In our last post, “Job Cost Code Samples“, we spoke about a few ways to come up with manageable Job Cost codes. So many people often land up coming up with almost custom job cost codes per project or job. That is really not a good idea because it will limit your ability to compare past job performance; budget to actual. That is often a key ingredient in historical cost analysis.
Over the past 20 years, we have come up with a few manageable ranges on the quantity of standard job cost codes any company should employ. Now, we are speaking about any contractor in any trade. It is our experience that the quantity of job cost codes should range between 50 to 200 master job cost codes. That’s not saying you need that many per job, just that your master job cost list should not exceed 200 codes.
It also has a direct impact in company operations as it relates to labor management and specifically time cards. In the construction industries, often craft labor for a contractor performs maybe 1 activity per day, maybe even 2 activities per day, and almost never 3 activities per day. However, for a very small contractor, much of the field labor can perform more than 3 activities per day.
So with that being said, you absolutely must think about how you are going to capture this field hourly information. It is so hard for any company have their field labor fill out their name on a time card legibly, let alone fill out what activity they worked on and the associated hours. You do not want to impact field operations that is going to slow to a crawl because you want the field labor to fill out hours per job cost code worked for 1000 cost codes.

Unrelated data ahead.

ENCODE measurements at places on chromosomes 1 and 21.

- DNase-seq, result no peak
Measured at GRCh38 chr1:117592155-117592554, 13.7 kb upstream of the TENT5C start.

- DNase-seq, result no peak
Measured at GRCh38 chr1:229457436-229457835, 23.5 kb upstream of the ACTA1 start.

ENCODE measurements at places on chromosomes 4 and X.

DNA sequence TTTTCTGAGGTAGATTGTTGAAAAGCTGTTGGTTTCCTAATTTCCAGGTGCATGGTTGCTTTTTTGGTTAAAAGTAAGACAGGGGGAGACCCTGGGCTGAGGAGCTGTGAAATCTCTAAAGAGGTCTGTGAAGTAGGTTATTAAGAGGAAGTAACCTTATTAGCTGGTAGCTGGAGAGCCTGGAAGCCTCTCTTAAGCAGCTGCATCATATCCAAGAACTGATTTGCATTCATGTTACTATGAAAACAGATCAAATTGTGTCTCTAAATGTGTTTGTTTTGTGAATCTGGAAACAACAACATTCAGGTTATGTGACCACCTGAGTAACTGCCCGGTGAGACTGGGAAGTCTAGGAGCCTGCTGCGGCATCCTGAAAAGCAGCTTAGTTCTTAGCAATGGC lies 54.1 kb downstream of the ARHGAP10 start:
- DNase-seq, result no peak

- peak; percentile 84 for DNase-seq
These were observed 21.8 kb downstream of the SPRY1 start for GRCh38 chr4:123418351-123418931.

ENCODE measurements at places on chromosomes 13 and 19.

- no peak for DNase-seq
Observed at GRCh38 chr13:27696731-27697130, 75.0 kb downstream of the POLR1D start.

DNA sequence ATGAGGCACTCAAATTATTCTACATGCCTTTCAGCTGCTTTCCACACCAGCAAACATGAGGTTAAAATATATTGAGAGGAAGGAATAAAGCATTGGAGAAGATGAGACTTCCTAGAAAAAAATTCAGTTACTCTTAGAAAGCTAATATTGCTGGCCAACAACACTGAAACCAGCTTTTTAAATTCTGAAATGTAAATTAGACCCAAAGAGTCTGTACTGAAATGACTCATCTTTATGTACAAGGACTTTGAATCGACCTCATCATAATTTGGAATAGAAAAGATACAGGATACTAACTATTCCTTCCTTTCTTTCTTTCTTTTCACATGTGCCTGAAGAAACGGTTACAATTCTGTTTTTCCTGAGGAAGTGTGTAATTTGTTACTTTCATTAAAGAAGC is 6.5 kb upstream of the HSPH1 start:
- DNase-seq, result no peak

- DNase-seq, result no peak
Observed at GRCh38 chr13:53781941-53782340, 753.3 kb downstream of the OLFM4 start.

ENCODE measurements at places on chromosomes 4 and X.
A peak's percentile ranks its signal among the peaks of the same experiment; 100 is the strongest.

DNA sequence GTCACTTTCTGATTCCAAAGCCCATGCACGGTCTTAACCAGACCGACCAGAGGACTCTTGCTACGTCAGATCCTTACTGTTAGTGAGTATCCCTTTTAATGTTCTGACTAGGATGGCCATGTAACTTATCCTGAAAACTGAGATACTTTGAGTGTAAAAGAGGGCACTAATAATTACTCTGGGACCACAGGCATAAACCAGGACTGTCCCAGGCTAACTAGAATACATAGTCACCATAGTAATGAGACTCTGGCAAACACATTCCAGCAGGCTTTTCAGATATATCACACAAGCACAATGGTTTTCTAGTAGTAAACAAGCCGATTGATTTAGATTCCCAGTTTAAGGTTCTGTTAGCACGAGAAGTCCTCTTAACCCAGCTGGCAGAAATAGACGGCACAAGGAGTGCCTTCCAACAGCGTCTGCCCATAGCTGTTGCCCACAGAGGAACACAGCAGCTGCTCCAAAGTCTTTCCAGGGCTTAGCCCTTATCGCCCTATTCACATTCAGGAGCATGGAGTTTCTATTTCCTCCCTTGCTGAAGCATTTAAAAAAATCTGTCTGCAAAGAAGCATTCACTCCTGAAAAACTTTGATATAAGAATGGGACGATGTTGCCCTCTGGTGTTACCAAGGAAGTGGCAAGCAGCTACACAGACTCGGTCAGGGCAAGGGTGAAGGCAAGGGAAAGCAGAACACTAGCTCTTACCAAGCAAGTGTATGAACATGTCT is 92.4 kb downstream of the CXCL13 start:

As we said in an earlier post, for self performing labor companies, you may want to look at a job cost code for a system. For example, a contractor that does concrete work like a slab on grade, footings, columns, beams, walls, etc. A load of material arrives at the site, often it is for a system like say a slab on grade. The concrete, formwork, rebar, vapor barrier, wiremesh, accessories, etc can be cost coded to Job Cost Code 100 (this is just an arbitrary number here) for example. Then craft labor folks can also code their time to the same cost code 100. That way everything is coded to the same cost code and therefore can be compared to the estimators estimate for that Slab on Grade. That is how the estimator thinks. Now you can say let’s compare our construction estimated cost versus the actual accounting cost and see if we made/lost money.